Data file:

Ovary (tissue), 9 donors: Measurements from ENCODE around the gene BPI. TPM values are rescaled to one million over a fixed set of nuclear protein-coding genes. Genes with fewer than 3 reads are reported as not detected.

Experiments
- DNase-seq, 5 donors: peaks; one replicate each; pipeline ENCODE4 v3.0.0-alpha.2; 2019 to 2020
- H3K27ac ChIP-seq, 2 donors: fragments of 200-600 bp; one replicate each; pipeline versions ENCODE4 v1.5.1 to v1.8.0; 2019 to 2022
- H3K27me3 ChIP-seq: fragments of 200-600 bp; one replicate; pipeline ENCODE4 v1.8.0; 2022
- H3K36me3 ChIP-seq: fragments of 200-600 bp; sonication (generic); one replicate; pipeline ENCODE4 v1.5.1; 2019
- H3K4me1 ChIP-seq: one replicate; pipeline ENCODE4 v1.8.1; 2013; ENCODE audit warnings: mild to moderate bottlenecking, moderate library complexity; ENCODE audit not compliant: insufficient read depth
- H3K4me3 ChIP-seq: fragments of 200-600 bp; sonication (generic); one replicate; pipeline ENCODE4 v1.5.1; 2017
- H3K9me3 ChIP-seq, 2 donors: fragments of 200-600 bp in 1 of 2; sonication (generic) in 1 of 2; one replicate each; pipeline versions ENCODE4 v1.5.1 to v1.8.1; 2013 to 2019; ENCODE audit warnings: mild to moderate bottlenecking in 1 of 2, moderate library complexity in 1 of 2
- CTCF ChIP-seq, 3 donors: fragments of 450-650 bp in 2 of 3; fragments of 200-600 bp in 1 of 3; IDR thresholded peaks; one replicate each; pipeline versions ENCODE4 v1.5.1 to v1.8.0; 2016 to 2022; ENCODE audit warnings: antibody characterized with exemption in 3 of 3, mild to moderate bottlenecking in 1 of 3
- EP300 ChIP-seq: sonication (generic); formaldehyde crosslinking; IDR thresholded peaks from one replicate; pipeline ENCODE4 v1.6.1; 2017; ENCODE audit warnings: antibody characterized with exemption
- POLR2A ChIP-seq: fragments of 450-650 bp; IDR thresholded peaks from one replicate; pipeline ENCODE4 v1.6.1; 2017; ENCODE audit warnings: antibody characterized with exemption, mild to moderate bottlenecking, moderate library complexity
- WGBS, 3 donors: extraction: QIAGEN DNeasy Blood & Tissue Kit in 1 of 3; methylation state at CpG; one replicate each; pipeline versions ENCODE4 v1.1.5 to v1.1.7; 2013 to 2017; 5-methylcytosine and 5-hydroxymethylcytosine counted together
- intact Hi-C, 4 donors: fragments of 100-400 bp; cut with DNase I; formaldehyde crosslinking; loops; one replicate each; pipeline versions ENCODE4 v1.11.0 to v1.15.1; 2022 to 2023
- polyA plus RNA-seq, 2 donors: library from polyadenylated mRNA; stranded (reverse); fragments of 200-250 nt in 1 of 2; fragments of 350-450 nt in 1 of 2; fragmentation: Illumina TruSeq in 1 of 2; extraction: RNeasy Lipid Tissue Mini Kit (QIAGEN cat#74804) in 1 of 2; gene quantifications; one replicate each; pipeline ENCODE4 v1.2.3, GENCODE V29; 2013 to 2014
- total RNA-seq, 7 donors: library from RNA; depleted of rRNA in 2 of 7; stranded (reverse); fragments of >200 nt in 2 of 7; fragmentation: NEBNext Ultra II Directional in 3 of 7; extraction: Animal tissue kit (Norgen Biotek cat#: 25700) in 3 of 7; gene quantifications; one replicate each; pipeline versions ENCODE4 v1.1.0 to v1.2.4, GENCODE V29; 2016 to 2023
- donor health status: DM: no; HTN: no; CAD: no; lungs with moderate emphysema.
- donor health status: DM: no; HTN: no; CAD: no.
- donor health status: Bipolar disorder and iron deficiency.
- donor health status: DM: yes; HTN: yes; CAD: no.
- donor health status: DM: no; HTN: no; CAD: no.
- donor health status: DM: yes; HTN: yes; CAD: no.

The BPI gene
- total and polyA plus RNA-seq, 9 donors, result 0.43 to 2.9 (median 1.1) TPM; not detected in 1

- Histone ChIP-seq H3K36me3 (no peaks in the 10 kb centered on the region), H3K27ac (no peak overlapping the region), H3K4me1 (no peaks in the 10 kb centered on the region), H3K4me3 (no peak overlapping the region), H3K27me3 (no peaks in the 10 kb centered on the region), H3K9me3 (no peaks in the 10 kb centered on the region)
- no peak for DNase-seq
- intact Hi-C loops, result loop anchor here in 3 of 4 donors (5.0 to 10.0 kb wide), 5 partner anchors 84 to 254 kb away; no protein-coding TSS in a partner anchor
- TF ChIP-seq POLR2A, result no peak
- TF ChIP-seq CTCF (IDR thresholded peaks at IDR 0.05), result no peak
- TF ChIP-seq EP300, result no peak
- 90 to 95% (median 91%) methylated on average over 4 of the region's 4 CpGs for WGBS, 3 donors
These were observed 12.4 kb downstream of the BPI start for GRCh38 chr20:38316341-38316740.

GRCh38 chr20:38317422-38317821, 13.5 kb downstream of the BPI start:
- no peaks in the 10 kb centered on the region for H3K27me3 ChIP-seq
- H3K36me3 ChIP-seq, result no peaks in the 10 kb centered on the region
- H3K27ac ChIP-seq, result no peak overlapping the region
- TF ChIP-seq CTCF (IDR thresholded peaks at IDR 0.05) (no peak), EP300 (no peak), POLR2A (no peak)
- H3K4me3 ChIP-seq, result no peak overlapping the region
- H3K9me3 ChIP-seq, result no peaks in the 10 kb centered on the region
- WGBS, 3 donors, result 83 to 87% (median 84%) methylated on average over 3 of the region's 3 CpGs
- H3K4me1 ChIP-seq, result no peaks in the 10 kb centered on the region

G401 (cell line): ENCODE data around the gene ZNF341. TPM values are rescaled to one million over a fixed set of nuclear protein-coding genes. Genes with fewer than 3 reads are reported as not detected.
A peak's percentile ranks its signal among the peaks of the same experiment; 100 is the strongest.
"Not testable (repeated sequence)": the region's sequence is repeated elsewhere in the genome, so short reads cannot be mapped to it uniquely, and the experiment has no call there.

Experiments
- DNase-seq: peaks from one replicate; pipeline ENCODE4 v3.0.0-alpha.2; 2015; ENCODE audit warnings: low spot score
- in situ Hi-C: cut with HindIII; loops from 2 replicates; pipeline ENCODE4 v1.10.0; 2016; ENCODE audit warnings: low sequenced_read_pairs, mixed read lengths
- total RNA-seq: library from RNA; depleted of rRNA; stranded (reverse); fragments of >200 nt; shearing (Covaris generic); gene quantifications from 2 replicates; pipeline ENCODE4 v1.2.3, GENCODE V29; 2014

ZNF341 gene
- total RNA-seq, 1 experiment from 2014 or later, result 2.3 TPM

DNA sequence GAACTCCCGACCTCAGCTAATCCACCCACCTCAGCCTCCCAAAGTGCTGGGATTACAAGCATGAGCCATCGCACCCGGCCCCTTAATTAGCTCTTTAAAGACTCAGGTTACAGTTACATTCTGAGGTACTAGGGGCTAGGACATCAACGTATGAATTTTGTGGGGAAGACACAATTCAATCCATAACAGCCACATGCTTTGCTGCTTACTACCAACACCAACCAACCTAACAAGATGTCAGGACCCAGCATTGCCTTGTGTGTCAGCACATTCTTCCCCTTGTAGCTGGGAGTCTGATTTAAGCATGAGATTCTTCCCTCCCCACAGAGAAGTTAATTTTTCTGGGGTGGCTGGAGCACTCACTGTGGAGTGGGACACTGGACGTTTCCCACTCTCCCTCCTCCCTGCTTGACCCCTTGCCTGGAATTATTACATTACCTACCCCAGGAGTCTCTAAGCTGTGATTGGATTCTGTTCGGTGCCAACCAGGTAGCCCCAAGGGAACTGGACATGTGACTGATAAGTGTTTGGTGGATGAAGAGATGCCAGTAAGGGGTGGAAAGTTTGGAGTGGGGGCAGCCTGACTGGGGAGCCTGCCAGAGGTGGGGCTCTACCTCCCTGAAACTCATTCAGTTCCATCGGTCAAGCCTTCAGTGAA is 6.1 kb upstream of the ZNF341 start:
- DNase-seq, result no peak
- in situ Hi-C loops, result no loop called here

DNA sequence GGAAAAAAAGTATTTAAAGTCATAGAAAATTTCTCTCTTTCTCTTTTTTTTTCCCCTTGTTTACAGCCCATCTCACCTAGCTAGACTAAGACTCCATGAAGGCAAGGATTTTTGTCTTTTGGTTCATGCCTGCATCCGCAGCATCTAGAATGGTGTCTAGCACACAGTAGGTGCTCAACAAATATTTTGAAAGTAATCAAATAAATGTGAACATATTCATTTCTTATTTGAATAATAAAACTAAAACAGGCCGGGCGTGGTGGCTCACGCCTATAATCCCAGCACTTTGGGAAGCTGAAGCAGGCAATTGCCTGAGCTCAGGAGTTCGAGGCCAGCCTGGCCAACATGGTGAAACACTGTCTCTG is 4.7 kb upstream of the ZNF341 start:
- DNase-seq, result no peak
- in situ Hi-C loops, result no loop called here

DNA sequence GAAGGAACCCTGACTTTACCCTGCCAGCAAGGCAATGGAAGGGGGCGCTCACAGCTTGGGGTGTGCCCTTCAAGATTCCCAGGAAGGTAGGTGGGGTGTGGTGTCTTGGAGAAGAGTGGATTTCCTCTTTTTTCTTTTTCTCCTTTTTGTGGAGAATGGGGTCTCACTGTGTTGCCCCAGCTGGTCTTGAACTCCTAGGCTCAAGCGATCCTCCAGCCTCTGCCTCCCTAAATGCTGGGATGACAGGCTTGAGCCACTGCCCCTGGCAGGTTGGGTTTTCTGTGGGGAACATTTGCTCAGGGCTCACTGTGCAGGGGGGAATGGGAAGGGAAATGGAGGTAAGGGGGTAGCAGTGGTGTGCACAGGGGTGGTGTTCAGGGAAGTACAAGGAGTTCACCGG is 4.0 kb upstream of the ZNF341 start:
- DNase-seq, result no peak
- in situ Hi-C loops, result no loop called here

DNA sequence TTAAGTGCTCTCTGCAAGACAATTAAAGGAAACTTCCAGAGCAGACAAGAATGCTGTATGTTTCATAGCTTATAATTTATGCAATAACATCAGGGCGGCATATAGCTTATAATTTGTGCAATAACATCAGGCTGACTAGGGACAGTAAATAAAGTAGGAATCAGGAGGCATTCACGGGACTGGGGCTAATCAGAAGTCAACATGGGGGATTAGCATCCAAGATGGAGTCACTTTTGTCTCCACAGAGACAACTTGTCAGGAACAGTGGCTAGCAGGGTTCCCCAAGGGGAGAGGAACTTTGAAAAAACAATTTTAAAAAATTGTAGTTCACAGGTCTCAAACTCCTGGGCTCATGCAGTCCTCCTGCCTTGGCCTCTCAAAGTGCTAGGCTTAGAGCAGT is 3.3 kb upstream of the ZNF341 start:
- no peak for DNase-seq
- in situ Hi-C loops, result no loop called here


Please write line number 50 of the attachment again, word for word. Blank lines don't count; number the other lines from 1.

- total RNA-seq, 1 experiment from 2014 or later, result 2.3 TPM